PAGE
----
• Hi Dawn, thank you for your reply. Your suggestions are all about remediation and not prevention. And some of them I cannot even apply (personal smartphones are not in my management domain so I can only do some of the actions you suggested).

    PS

    Why should I change the firewall passes (passwords?)? They send spam from outside my company network, via public connections to our public-exposed exchange server, using activesync or Outlook on the web.

    bye


    Dario Palermo

    If this is about prevention then you need to be able to control their mobile devices, otherwise everything you are asking for is remediation. How do the mobile devices become infected? 

    Sunday, March 24, 2019 4:46 PM
  • From my perspective, it's prevention. I need to prevent the spam from being accepted by my server and subsequently sent out (mainly) to external recipient.

    I could have infected users or also deliberately spamming users, that doesn't matter in the end. I would like to control the mail flow even when it's source it's authenticated.

    Ps

    cannot tell how their smartphones became infected, it's their personal devices we're talking about.

    Bye


    Dario Palermo

    Monday, March 25, 2019 8:19 AM
  • Hi Dario,

    As you said, the issue is caused by infected mobile devices, and these message are sent from legitimate clients and valid accounts. Hence, the effective prevention is to prevent the mobile device from being infected.

    Regards,

    Dawn Zhou


    Please remember to mark the replies as answers if they helped. If you have feedback for TechNet Subscriber Support, contact tnsf@microsoft.com.

    Click here to learn more. Visit the dedicated forum to share, explore and talk to experts about Microsoft Teams

    Thursday, March 28, 2019 4:34 PM
    Moderator
  • Hi Dawn,

    that's your opinion and a very limiting (and highly often unappliable) solution. Every free or paid mail provider has it's own outgoing mail detection systems (for their legitimate and authenticated users) to prevent being a spam source. Outlook 365 has them, Exchange hasn't. Another subtle push from Microsoft towards it's cloud services, probably...

    I'll look into third party antispam solutions (other than the one I've already got today), anyway.

    Bye


    Dario Palermo

    Thursday, March 28, 2019 5:29 PM
  • Hi Dario,

    For Exchange on-premises, SPF and DMARC record can detect the spam source to a certain degree. They are a part of the Exchange antispam. You can create SPF and DMARC records, or use the third party solution for antispam.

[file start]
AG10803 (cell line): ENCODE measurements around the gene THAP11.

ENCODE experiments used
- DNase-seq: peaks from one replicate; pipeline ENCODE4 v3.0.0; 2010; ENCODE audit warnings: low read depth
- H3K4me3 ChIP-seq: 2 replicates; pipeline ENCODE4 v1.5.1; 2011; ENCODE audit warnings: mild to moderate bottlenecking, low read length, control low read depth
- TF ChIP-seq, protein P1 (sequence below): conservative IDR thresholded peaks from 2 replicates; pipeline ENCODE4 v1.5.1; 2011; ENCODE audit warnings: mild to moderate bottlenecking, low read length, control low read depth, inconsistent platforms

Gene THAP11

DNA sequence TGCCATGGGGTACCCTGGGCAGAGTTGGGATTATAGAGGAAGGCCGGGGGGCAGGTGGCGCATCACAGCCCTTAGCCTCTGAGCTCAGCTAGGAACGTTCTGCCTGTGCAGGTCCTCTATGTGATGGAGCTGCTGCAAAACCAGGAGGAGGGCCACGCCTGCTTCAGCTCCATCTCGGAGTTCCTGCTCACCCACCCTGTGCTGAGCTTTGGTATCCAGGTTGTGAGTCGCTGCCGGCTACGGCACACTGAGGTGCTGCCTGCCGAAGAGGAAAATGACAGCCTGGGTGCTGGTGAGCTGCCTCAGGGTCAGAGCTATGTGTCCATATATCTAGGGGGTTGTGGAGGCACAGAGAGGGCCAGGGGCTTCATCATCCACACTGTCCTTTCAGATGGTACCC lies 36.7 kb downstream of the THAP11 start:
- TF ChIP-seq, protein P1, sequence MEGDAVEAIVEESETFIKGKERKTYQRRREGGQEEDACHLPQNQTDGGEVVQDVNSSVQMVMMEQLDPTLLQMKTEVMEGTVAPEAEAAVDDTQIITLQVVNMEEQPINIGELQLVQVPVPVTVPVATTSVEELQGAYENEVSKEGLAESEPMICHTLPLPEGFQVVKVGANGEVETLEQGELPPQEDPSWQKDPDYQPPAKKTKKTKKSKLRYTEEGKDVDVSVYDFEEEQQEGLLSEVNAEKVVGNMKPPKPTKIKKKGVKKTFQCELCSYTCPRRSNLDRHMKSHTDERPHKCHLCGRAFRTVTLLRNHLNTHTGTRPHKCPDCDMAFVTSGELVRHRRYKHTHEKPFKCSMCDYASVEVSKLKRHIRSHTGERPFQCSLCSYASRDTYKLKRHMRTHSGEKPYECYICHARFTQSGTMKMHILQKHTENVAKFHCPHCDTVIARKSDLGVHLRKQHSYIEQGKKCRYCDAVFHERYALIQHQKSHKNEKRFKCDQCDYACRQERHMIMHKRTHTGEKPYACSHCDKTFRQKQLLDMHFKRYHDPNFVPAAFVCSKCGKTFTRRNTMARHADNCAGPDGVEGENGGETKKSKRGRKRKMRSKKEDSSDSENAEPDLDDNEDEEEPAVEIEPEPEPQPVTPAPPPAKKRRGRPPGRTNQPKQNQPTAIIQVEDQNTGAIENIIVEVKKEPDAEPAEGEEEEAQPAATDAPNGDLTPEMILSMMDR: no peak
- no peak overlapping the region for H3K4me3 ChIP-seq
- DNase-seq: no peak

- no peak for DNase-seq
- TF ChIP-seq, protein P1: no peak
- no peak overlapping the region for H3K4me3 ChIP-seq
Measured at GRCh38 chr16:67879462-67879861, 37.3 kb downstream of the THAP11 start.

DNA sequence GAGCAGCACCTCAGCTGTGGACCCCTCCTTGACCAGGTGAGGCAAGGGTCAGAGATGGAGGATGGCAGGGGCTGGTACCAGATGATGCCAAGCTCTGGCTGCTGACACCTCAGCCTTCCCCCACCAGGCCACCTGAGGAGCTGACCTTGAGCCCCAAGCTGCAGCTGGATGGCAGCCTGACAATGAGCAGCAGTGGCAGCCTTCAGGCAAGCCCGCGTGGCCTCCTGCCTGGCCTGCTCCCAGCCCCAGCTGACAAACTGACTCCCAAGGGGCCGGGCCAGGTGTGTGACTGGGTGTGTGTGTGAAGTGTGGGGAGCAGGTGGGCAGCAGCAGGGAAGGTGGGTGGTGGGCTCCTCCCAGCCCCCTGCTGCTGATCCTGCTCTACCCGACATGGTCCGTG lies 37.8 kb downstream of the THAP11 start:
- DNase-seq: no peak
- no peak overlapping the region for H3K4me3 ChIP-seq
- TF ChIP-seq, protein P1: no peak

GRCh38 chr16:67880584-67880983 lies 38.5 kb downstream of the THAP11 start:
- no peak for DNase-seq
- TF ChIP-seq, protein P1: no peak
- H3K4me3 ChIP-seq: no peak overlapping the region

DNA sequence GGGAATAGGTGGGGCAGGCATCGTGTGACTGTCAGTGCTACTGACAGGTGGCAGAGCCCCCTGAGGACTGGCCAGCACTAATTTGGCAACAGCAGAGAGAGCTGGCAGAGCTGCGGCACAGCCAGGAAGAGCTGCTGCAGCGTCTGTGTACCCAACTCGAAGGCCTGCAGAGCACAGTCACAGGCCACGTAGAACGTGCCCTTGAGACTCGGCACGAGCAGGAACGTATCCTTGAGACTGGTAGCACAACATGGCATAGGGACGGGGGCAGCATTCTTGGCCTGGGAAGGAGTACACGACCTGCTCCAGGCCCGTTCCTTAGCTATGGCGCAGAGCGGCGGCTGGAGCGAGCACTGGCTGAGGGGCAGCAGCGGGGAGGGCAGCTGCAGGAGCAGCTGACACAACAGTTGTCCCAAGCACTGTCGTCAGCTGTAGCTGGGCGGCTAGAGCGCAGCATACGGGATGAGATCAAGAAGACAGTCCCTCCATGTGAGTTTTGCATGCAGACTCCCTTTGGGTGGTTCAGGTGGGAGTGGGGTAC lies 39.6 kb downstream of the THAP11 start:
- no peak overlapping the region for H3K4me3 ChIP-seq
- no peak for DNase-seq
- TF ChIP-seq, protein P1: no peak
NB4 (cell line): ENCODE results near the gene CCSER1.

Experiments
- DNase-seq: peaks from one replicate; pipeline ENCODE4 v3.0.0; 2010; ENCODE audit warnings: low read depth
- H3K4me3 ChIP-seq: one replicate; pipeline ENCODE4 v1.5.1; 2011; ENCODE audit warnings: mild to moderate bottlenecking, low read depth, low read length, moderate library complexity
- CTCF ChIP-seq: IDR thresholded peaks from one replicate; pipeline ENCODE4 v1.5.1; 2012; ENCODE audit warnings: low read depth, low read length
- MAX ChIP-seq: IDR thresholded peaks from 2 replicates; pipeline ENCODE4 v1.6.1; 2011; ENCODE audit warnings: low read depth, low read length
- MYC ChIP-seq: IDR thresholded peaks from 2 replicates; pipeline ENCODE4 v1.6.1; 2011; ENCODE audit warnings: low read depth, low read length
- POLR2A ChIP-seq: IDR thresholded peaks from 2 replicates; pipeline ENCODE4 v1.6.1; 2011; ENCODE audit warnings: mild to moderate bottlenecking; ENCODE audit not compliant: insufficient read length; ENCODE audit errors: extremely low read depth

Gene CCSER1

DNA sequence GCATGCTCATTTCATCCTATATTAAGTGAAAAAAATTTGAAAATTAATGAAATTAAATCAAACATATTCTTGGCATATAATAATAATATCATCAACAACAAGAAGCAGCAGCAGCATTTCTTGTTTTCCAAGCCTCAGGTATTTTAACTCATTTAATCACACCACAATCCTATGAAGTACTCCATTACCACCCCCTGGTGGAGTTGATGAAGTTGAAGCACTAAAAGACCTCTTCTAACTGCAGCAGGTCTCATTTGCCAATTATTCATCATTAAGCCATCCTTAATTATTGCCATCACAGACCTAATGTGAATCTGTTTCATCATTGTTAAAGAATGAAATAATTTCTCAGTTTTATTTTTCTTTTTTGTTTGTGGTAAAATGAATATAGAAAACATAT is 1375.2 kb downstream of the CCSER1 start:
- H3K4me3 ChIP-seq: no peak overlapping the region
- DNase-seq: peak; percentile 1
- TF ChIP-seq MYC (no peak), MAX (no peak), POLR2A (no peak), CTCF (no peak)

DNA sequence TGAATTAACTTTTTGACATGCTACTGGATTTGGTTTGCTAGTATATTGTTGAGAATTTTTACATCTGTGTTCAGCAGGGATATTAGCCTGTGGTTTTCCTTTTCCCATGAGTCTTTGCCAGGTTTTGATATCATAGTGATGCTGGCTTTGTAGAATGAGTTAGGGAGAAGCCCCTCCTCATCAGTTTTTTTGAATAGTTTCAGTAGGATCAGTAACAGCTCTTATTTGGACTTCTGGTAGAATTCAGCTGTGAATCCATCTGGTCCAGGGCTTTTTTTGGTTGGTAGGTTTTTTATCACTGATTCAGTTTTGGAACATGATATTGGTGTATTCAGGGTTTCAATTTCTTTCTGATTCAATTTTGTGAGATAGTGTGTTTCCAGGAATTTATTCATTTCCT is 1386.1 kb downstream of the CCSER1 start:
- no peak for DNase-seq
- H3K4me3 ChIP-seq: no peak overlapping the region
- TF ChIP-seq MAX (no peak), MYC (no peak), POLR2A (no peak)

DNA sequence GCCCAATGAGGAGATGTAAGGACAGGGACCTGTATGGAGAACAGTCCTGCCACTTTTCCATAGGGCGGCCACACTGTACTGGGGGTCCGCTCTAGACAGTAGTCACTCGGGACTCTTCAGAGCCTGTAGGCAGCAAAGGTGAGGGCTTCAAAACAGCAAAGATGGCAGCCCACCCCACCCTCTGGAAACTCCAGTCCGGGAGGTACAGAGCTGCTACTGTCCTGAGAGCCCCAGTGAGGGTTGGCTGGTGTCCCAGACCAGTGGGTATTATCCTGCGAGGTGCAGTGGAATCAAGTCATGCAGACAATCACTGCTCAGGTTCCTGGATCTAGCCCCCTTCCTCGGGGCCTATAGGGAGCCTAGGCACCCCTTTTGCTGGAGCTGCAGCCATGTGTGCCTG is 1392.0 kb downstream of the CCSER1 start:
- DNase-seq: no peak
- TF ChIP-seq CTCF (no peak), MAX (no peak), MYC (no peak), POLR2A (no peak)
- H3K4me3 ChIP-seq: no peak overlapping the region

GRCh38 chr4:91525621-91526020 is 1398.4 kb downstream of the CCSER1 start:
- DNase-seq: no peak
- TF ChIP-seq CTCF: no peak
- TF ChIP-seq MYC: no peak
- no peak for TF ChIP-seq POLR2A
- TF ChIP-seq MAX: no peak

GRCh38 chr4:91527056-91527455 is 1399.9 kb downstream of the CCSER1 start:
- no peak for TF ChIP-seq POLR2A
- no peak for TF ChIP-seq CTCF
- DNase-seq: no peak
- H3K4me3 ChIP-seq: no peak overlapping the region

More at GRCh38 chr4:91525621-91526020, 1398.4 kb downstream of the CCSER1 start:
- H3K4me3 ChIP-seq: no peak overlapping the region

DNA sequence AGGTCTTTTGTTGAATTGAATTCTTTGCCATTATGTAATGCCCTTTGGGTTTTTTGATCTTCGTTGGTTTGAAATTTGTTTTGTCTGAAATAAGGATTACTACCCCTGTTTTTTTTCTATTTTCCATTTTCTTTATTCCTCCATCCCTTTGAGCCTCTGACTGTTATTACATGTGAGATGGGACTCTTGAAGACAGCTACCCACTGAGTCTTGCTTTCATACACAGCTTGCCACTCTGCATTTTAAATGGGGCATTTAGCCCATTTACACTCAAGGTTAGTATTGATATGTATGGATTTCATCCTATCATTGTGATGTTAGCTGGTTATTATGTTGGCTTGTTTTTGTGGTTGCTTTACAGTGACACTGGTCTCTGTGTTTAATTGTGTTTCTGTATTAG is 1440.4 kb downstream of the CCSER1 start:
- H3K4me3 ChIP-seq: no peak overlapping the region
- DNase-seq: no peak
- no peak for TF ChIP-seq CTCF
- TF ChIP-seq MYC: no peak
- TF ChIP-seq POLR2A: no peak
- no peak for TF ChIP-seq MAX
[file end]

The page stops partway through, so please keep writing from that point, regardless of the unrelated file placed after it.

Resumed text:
Sender ID

    Regards,

    Dawn Zhou


    Please remember to mark the replies as answers if they helped. If you have feedback for TechNet Subscriber Support, contact tnsf@microsoft.com.

    Click here to learn more. Visit the dedicated forum to share, explore and talk to experts about Microsoft Teams.

    Wednesday, April 3, 2019 2:00 AM
    Moderator
  • Hi Dawn

    both SPF and DMARC are irrelevant in this case as the spam travels thru our legitimate exchange servers: the DMARC signature is applied and the SPF record match.

    Probably the only solution is the third party antispam but the lack of basic flow control in Exchange  is astonighing.

    Bye


    Dario Palermo

    Wednesday, April 3, 2019 8:33 AM
  • Hi Dario,

    Thanks for your update.

    Yes, I know that SPF is not relevant to your situation. I just want to clarify that on-premises Exchange uses those records to detect outbound messages, but they can't totally prevent spam. To address your issue, you might need a more elegant antispam solution.

    Regards,

    Dawn Zhou


    Please remember to mark the replies as answers if they helped. If you have feedback for TechNet Subscriber Support, contact tnsf@microsoft.com.

    Click here to learn more. Visit the dedicated forum to share, explore and talk to experts about Microsoft Teams.

    • Marked as answer by Dario Palermo Monday, April 8, 2019 3:16 PM
    Monday, April 8, 2019 9:46 AM
    Moderator
  • SPF is a DNS based solution, totally independent from the mail server software, just to be precise.

    Anyway, thanks for the time, it's always nice to receive support or advice even when the problem get not solved.

    I'll mark your latest as answer to this.

    Bye


    Dario Palermo

    Monday, April 8, 2019 3:16 PM